Bird card (Photo by Don Reimer)
Bird card (Photo by Don Reimer)
Since humans are the only species with list-keeping skills, this phenomenon is undoubtedly a distinct capacity of the human brain. The classic “to-do” list serves as a daily reminder of things needing to get done. Lists can also give confirmations of completed tasks and be used for setting new goals for future tasks. That’s basically how most bird watchers use bird checklists  — to summarize species they’ve already seen and to formulate a “wish list” of possible or desirable future sightings.

There are numerous possibilities for bird lists, depending on your individual preferences. Some birders keep a yearly checklist of species seen during one calendar year;  others pare the list down to a monthly level. Tell-tale signs that a birder’s interest is sufficiently piqued by a given sighting include the familiar refrain “I need that bird!” 

Other listing options include state and county lists. Many birders keep a yard list of birds seen at their feeders or in the nearby vicinity. And ultimately, many birders maintain lists of every species encountered throughout their lifetime. For many folks, these venerated Life Lists are a personalized testament to their persistence and may also define the scope of their birding prowess. It should come as no surprise that, in some cases, Life Lists are brandished as bragging rights. But truthfully, a lengthy bird list does not automatically confer deep knowledge about the birds in question. Like most other worthwhile endeavors, that requires time and effort.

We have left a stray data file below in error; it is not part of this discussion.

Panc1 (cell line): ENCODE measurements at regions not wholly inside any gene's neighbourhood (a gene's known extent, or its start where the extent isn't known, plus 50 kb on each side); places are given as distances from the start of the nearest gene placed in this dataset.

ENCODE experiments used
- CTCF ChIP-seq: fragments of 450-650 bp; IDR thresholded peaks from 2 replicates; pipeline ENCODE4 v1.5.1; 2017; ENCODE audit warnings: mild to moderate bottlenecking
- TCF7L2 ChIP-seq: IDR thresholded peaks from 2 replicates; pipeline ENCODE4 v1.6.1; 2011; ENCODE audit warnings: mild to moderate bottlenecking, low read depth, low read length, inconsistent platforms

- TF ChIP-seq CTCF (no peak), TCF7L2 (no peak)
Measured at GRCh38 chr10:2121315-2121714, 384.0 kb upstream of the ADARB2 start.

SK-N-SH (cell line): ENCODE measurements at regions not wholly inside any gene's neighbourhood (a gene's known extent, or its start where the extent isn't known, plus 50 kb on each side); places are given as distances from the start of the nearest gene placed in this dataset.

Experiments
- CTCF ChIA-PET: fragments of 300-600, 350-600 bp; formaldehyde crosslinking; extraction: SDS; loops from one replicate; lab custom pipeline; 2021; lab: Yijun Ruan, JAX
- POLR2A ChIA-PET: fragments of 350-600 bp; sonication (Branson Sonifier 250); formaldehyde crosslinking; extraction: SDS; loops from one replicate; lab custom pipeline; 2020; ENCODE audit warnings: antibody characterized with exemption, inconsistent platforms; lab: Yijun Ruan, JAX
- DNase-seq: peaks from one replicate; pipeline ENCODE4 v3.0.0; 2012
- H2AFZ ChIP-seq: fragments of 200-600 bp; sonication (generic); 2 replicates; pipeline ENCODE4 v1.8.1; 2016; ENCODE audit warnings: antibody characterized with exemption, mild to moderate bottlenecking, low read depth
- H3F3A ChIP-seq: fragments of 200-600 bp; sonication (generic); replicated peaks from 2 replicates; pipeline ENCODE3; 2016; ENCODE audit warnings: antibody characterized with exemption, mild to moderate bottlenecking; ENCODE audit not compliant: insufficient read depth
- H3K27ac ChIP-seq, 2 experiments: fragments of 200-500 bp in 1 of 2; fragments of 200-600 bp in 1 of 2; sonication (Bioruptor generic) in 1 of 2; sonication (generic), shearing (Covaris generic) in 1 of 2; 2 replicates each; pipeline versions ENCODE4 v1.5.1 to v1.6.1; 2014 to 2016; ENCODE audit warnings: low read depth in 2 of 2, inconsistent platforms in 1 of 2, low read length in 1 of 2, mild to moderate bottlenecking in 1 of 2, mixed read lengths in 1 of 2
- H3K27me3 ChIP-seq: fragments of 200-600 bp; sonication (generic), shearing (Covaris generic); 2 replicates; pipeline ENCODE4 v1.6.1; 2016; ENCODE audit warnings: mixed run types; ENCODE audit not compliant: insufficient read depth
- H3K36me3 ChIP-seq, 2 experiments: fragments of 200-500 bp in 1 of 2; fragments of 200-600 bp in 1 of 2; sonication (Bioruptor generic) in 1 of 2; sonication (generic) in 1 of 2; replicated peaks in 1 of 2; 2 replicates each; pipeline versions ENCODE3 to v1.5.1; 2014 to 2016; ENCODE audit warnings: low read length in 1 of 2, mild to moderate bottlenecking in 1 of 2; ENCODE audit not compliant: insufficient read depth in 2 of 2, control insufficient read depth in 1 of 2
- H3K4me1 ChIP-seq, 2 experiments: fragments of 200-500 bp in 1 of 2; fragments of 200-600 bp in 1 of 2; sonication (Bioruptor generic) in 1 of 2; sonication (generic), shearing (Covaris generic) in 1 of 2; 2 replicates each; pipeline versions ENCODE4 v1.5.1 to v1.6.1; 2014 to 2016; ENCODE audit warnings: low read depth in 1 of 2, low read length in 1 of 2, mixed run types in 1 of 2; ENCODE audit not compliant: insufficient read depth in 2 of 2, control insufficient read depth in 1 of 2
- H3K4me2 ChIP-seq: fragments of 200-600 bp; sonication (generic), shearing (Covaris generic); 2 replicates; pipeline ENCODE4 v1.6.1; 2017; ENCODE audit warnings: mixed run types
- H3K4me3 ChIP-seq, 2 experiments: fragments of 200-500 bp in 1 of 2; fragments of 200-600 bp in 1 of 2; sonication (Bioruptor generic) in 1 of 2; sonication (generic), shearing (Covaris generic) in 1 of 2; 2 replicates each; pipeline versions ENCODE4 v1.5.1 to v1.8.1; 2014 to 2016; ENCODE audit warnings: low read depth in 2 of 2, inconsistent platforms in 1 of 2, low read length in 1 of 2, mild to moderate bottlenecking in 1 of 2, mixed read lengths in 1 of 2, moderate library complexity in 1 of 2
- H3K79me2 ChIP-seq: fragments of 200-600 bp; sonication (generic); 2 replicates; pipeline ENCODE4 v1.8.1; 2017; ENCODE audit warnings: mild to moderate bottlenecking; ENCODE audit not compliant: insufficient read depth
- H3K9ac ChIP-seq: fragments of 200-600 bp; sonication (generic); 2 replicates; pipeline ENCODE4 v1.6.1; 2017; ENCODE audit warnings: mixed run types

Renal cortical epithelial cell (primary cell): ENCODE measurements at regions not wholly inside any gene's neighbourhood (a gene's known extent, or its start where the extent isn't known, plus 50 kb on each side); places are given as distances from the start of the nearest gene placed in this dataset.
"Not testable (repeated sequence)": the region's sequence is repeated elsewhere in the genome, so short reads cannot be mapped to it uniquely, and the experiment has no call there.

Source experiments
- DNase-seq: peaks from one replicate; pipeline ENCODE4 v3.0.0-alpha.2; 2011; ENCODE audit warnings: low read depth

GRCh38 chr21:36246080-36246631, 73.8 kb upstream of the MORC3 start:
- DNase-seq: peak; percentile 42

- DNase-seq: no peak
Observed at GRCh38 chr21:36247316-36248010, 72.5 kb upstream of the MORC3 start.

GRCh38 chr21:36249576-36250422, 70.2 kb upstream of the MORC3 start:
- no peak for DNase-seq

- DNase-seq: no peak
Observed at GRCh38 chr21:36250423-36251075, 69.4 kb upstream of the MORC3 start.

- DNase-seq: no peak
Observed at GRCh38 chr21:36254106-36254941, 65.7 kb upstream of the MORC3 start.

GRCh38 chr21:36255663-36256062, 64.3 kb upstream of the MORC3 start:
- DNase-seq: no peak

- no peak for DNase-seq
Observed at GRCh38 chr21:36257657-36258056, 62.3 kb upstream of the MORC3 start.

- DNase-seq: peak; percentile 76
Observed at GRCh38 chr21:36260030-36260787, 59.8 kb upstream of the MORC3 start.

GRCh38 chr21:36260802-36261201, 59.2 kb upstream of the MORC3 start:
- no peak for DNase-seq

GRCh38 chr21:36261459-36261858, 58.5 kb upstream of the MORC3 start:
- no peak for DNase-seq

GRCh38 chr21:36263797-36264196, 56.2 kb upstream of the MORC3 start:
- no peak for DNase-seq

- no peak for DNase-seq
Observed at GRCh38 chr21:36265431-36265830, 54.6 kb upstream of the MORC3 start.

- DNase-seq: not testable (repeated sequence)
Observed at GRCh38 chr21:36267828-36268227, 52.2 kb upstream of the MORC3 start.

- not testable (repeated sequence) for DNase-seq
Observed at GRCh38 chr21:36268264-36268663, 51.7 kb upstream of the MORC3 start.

Life Lists are preserved in some treasured old notebook, on field trip cards, or in modern online databases such as eBird. Media entities such as eBird provide immediate access to all individual entries made into that system (an up-to-date and cumulative bird list). Through the data-crunching power of eBird, regional range maps for specific species are generated as well.

Several friends employ their favorite birding field guide as a record repository, noting the date and location of sightings next to the guide’s illustrated images. While some birders may forget to register their vehicle, they can probably recall vivid details of when and where they saw a vagrant warbler, hawk or shorebird.

This practice of listing has its devotees and detractors. A high-caliber British birder once stated, “There is no serious birding without lists.” Could that possibly be true? My personal experience with checklists has run hot and cold through time. Today I have no comprehensive list of all birds seen during my lifetime. Instead I have remnants of local and regional bird lists generated over various time spans. During my adolescence, compiling a checklist was instructive and satisfying since I was constantly discovering new birds back then.

Some years ago, I began keeping an inclusive “life list” of all birds I’d seen inside Maine borders. I used a printed checklist form containing birds that had occurred within the state. When that listing card eventually filled to near capacity, I penciled in occasional rare or vagrant species not mentioned on the card. When I ran out of space on the back of the card form, I ceased making entries altogether. And since I seldom chase rare bird sightings, I’ve consequently passed on a number of obvious rarities. On the other hand, I’ve also savored some memorable excursions with fellow birders when a hot “target bird” was the primary objective of the day.

I’ll end with a hypothetical self-query: If an ivory-billed woodpecker sighting were confirmed somewhere in the southern U.S., would I travel there to see it? No. But there’s a conditional maybe here — that’s if the legendary (and most likely extinct) species were spotted somewhere well north of Kittery.